Freedom of the Seas, 1609: Grotius and the Emergence of International Law
An exhibit marking the 400th anniversary of Hugo Grotius’s Mare Liberum
As it happens, the publication of Mare liberum came too late to influence negotiations with Spain. It served instead to ignite a fierce debate over the freedom of the seas that continued throughout the 17th century – what later scholars were to call the “Battle of the Books.” Grotius contended that nature and public utility alike forbid the acquisition of property rights in the sea. Unlike land, the sea (and the air) cannot in practice be occupied, demonstrating that nature intended it to be free to all to use. Being inexhaustible in use, moreover, it is not susceptible of occupation, which is necessary when the utility of things can be preserved only if they become private property.
The defense of Portugal’s imperial claims in the East Indies fell initially to Seraphim de Freitas, a Portuguese theologian-jurist, professor at the University of Valladolid, in a treatise published in 1625 under the name De iusto imperio Lusitanorum Asiatico (On the Just Empire of the Portuguese in Asia). Vastly larger and longer than Grotius’s mere pamphlet, De iusto imperio was highly critical not only of the youthful Grotius’s arguments, but of its factual inaccuracies and misleading references and inferences as well.
Freitas contended that the right to free trade and navigation, whatever its roots in natural law, had never become a part of the law of nations. A sovereign could exclude foreigners from his territories or commerce and could forbid his subjects to trade with them. He conceded that the pope lacked an abstract right to accord dominion over newly discovered territories and peoples, but insisted that his authority as the spiritual dominus mundi entitled him to grant an exclusive right to spread the Christian faith and civilization. Since, to be effective, this right necessarily involves both trade and limited conquest, the pope had the authority to grant Portugal-Spain the right to exclude other powers from the east.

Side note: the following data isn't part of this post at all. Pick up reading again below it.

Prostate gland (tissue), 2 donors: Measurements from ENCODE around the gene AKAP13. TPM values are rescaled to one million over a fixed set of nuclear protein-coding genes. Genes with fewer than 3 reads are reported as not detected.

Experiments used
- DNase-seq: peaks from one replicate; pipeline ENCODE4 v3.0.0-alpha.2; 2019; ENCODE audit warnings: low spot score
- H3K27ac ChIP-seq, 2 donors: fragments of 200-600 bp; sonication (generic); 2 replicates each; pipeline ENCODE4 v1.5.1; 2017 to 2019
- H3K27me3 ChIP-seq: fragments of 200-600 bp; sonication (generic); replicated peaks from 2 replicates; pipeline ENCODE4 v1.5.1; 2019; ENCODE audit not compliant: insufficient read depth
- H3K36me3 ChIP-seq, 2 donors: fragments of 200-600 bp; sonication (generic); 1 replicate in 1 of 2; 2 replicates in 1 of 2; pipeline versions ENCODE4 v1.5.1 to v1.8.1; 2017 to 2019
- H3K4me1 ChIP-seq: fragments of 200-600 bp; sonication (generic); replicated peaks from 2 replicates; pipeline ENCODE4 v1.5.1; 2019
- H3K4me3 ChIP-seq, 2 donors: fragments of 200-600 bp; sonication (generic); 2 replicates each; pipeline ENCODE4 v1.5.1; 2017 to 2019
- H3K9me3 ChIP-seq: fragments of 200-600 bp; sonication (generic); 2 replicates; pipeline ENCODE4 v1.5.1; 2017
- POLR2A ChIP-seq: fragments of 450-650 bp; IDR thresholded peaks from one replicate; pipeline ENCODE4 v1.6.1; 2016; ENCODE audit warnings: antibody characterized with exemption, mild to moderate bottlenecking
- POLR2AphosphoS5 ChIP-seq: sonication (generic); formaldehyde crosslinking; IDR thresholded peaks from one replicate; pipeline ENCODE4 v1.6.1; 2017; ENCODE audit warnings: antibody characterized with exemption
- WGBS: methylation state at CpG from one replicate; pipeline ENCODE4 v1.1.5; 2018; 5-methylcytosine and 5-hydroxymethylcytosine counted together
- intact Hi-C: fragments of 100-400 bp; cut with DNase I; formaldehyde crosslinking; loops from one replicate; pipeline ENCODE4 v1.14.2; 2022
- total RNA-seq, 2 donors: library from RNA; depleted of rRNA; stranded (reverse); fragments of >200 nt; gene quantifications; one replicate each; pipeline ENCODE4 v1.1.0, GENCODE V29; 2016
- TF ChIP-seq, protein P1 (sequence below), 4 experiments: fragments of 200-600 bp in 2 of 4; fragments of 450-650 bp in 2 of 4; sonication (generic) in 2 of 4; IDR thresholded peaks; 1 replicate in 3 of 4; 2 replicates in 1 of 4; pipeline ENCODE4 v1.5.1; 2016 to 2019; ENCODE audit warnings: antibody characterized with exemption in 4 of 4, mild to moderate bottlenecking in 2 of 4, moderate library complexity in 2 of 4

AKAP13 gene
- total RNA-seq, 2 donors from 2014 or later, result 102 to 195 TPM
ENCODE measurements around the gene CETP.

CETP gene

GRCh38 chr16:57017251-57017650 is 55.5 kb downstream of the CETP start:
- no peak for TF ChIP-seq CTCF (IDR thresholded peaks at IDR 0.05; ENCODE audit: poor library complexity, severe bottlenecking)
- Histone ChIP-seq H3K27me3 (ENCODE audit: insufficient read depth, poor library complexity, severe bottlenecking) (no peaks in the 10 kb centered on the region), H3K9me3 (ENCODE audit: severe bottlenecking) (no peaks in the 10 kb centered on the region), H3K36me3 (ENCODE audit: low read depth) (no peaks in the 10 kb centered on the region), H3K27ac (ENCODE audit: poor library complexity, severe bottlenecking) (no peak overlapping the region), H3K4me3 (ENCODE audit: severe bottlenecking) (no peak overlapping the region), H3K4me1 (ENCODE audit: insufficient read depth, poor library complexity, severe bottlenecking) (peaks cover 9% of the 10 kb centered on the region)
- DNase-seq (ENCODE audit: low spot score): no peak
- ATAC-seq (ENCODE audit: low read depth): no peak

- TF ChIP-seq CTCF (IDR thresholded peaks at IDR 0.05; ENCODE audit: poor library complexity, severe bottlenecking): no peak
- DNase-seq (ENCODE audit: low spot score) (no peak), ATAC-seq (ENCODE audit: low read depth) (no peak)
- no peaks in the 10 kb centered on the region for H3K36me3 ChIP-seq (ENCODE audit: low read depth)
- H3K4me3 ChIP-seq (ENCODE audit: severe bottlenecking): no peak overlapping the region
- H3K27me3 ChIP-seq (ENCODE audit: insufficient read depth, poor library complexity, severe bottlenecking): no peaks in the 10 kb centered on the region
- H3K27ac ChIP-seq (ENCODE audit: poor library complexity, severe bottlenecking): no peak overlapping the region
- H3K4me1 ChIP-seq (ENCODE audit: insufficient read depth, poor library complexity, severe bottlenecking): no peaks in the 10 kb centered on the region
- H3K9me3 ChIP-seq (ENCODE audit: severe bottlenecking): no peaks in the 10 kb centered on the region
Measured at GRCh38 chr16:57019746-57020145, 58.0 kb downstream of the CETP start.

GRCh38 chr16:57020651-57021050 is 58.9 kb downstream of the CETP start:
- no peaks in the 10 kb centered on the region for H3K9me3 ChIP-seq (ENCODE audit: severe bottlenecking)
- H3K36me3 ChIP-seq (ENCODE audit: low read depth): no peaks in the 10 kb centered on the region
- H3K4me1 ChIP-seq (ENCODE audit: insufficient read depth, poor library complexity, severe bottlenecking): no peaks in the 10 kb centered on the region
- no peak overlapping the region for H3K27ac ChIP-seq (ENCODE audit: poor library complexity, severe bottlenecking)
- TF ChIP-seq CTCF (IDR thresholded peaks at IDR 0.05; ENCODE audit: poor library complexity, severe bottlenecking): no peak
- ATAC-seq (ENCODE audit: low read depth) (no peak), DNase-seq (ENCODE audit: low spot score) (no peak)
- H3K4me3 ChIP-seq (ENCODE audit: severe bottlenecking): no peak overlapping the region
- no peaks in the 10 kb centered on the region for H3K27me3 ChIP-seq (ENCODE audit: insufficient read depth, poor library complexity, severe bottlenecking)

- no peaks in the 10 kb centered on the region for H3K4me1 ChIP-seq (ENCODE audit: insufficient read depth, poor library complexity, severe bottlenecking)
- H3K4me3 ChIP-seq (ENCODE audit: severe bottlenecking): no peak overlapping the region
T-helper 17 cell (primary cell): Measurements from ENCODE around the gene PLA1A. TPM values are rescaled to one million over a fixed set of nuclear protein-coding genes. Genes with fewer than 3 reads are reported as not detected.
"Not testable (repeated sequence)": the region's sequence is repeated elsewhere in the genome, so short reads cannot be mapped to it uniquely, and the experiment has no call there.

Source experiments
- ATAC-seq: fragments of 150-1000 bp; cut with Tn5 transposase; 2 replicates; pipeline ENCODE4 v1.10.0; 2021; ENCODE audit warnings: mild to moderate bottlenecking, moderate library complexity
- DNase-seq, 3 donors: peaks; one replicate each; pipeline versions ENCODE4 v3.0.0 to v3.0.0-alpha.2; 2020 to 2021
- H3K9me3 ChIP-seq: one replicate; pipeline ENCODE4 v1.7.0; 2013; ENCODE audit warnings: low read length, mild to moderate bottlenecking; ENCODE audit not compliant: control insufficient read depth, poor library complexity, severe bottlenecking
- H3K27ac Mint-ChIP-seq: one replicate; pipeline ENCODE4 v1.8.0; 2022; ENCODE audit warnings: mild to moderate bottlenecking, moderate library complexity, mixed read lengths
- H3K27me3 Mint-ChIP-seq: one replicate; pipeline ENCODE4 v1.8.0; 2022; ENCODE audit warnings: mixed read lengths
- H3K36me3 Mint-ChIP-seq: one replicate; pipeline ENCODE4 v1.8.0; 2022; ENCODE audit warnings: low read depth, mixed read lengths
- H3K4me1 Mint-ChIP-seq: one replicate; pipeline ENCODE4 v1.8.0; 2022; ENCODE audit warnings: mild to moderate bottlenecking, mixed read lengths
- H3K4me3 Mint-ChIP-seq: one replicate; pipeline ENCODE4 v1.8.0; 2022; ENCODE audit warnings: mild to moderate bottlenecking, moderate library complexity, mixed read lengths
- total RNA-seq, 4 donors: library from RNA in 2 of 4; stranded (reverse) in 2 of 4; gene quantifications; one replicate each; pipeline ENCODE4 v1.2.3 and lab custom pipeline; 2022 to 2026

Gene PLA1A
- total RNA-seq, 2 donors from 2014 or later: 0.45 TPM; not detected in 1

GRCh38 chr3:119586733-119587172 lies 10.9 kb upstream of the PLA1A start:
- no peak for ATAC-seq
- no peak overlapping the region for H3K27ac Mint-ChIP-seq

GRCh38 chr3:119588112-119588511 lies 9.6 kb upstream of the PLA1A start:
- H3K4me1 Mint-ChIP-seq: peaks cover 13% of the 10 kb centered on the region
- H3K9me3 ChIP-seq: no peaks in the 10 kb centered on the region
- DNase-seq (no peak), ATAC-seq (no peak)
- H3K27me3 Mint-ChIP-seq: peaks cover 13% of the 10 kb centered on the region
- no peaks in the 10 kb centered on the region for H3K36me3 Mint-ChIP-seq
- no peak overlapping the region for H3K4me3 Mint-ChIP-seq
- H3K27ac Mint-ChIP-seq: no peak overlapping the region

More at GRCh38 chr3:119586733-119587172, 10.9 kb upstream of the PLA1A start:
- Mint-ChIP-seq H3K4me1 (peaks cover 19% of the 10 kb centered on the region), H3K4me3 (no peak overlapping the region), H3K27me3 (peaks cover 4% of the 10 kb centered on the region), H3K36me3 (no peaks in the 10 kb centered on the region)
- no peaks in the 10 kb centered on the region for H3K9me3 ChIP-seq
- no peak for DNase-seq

De iusto imperio was expanded upon four years later by a Spanish jurist named Juan de Solórzano Pereira (1575-1655), in a treatise entitled Disputationem de Indiarum iure. Scarcely known or written about by English-speaking scholars, De Indiarum iure is regarded by some Spanish scholars as the most systematic juridical formulation of the legitimacy of Spain and Portugal’s 17th century claims. Unlike Freitas, Solórzano Pereira said that, regardless of the legitimacy of the 15th century papal grants on which they were said to be based, Portugal’s actual control and occupation of the new territories were sufficient in themselves to satisfy the requirements for retrospective ownership (prescription) recognized in both Roman and customary law.
Neither Freitas’s nor Solórzano Pereira’s treatise had as much influence in the 17th century as their intellectual content warranted, perhaps because they were too learned and too long, but in any event because the center of intellectual interest and political power was shifting from Spain to England.
– Notes by Edward Gordon
Solórzano Pereira, Juan de (1575-1655). De Indiarum jure (Lyons, 1672).
This work became the definitive treatise on the laws governing Spain’s overseas colonies.
Rare Book Collection, Lillian Goldman Law Library.
“Freedom of the Seas, 1609: Grotius and the Emergence of International Law,” curated by Edward Gordon and Michael Widener, is on display October 2009 through January 2010 in the Rare Book Exhibition Gallery, Level L2, Lillian Goldman Law Library, Yale Law School.